Brian Atkins wrote:
> firstname.lastname@example.org wrote:
> > Brian Atkins writes:
> > > Well as I said to Eugene- look around at the reality of the next 20 years
> > > (max). There are likely to be no Turing Police tracking down and containing
> > > all these AIs that all the hackers and scientists out there will dream up.
> > That's not clear. First, it could easily take longer than 20 years to
> > get superhuman AI, for several reasons:
> > - We may not have nanotech in 20 years
> > - We may hit Moore's Wall before then as computer speeds turn out to be
> > on an S curve just like every other technology before them
> > - Software may continue to improve as it has in the past (i.e. not very
> > fast)
> > - AI researchers have a track record of over-optimism
> Perhaps so, in which case Eugene has nothing to worry about. These things
> above are not what we want to discuss on this thread. We want to hear what
> you propose to do to have a good outcome in a world where the above things
> turn out to be wrong.
I was not aware that it was your business to define or delimit what we
discuss in this or any other thread. It is actually quite important
that we understand the relative steepness of the ramp toward Singularity
because our what we spend time and energy on to insure the best outcomes
we can changes with our conclusions.
> > Secondly, I suspect that in this time frame we are going to see
> > increased awareness of the dangers of future technology, with Joy's
> > trumpet blast just the beginning. Joy included "robotics" in his troika
> > of technological terrors (I guess calling it "AI" wouldn't have let him
> > keep to the magic three letters). If we do see an Index of of Forbidden
> > Technology, it is entirely possible that AI research will be included.
That is extremely unlikely. What AI we use is very delimited and quite
crucial to the problem domains it is deployed for. We need greater
strategic intelligence including from AI. AI is a very many splendored
thing. We sould not throw out everything to do with AI just because we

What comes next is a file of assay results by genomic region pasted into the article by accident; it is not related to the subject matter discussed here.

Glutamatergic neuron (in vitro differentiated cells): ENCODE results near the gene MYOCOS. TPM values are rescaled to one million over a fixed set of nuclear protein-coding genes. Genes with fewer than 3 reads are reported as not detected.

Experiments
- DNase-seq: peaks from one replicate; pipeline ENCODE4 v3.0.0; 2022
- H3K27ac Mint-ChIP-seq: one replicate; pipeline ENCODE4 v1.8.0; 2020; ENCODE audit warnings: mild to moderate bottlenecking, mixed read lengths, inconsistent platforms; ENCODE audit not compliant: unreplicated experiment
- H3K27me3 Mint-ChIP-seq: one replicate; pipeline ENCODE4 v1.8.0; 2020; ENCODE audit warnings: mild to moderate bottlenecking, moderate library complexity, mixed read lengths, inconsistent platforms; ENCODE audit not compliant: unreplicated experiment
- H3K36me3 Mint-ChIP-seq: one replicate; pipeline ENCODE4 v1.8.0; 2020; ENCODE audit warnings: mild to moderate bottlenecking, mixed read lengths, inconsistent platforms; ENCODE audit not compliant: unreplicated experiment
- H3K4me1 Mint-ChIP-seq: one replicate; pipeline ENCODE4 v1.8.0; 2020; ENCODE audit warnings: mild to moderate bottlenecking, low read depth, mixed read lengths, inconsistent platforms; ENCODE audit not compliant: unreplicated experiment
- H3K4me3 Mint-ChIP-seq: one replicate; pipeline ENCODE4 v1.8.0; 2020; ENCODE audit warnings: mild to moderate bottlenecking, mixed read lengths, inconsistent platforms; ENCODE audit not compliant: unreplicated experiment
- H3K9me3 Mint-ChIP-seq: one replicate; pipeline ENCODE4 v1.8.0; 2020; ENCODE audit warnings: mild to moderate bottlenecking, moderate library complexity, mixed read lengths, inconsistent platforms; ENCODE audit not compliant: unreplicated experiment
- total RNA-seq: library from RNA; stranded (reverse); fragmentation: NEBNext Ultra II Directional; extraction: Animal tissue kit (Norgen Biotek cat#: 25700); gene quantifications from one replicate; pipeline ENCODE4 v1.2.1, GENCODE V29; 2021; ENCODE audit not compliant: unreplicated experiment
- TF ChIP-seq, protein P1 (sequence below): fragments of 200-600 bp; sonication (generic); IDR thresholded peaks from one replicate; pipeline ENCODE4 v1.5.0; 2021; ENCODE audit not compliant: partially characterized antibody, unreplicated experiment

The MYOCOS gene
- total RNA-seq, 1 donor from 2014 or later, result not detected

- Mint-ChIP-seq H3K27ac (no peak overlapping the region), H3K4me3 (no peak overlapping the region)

are afraid of SI. That would be dumber that teaching creationism.
> Don't you think this better happen soon, otherwise the governments will
> end up trying to regulate something that already is in widespread use? There
> are going to be "intelligent" programs out there soon- in fact you can already
> see commercials in the last year touting "intelligent" software packages.
> Do you really think it is likely our government would outlaw this area of
> software development once it becomes a huge market? Extremely unlikely...
There are intelligent programs out there today and have been for quite
some years now. But most "intelligent" software packages aren't and
insult the intelligence of their buyers.
> > Third, realistically the AI scenario will take time to unfold. As I
> > have argued repeatedly, self-improvement can't really take off until
> > we can build super-human intelligence on our own (because IQ 100 is
> > self-evidently not smart enough to figure out how to do AI, or else
> > we'd have had it years ago). So the climb to human equivalence will
> > continue to be slow and frustrating. Progress will be incremental,
> > with a gradual expansion of capability.
No cutting edge technology comes from the middle of the Bell Curve. I
don't see the point of this argument.
> > that appear when you have intelligent machines will become part of the
> > public dialogue long before any super-human AI could appear on the scene.
> > Therefore I don't think that super-intelligent AI will catch society by
> > surprise, but will appear in a social milieu which is well aware of the
> > possibility, the potential, and the peril. If society is more concerned
> > about the dangers than the opportunities, then we might well see Turing
> > Police enforcing restrictions on AI research.
I agree. Along the way we overcome the first level fears of loss of
jobs and income and the benefits going only to the richest corporations
and government. Show me AI tools that work with me as intelligent
assistants in producing what is important to me and a lot of fear and
uncertainty begins to melt away.
> Well I'd love to see how that would work. On one hand you want to allow
> some research in order to get improved smart software packages, but on
> the other hand you want to prevent the "bad" software development that
> might lead to a real general intelligence? Is the government going to sit
> and watch every line of code that every hacker on the planet types in?
> In an era of super-strong encryption and electronic privacy (we hope)?
Eventually, AI will become more and more general and self-organizing.
Code, generally must go in that direction if we are to reap the benefits
of computerization. We cannot indefinitely write code like we do
today. Nor can we have only programs that are "mindless". But the cure
will lead over time to a self-organizing, self-optimizing software
environment and likely to increasing self-awareness and general
intelligence. If there has been a strong sybiotic relationship and
building of trust along the way then this eventually is far less likely
to be deadly than otherwise. On the other hand, building an SI in the
basement and springing it on the world one fine morning is likely to
generate maximum reaction, fear, chance of really bad outcome and
general discord. Assuming you could get there from here, of course.
This archive was generated by hypermail 2b30 : Mon May 28 2001 - 09:50:15 MDT